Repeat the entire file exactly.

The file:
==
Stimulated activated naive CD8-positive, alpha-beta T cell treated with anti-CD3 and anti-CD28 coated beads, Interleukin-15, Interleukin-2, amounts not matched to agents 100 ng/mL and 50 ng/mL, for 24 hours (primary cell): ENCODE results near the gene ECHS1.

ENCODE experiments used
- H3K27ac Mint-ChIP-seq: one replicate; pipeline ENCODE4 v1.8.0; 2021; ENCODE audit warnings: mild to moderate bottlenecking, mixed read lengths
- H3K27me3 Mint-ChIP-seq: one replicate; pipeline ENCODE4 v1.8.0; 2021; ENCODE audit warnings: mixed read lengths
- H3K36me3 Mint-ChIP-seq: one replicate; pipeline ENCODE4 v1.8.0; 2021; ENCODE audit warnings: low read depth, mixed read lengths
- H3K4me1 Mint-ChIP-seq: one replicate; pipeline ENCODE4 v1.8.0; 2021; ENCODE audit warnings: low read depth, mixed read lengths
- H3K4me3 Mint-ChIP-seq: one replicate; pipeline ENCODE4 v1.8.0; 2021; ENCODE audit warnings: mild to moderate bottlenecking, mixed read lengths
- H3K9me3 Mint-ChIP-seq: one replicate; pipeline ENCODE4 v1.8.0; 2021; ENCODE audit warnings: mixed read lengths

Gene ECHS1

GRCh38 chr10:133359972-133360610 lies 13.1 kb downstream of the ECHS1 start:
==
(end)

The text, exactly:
Stimulated activated naive CD8-positive, alpha-beta T cell treated with anti-CD3 and anti-CD28 coated beads, Interleukin-15, Interleukin-2, amounts not matched to agents 100 ng/mL and 50 ng/mL, for 24 hours (primary cell): ENCODE results near the gene ECHS1.

ENCODE experiments used
- H3K27ac Mint-ChIP-seq: one replicate; pipeline ENCODE4 v1.8.0; 2021; ENCODE audit warnings: mild to moderate bottlenecking, mixed read lengths
- H3K27me3 Mint-ChIP-seq: one replicate; pipeline ENCODE4 v1.8.0; 2021; ENCODE audit warnings: mixed read lengths
- H3K36me3 Mint-ChIP-seq: one replicate; pipeline ENCODE4 v1.8.0; 2021; ENCODE audit warnings: low read depth, mixed read lengths
- H3K4me1 Mint-ChIP-seq: one replicate; pipeline ENCODE4 v1.8.0; 2021; ENCODE audit warnings: low read depth, mixed read lengths
- H3K4me3 Mint-ChIP-seq: one replicate; pipeline ENCODE4 v1.8.0; 2021; ENCODE audit warnings: mild to moderate bottlenecking, mixed read lengths
- H3K9me3 Mint-ChIP-seq: one replicate; pipeline ENCODE4 v1.8.0; 2021; ENCODE audit warnings: mixed read lengths

Gene ECHS1

GRCh38 chr10:133359972-133360610 lies 13.1 kb downstream of the ECHS1 start: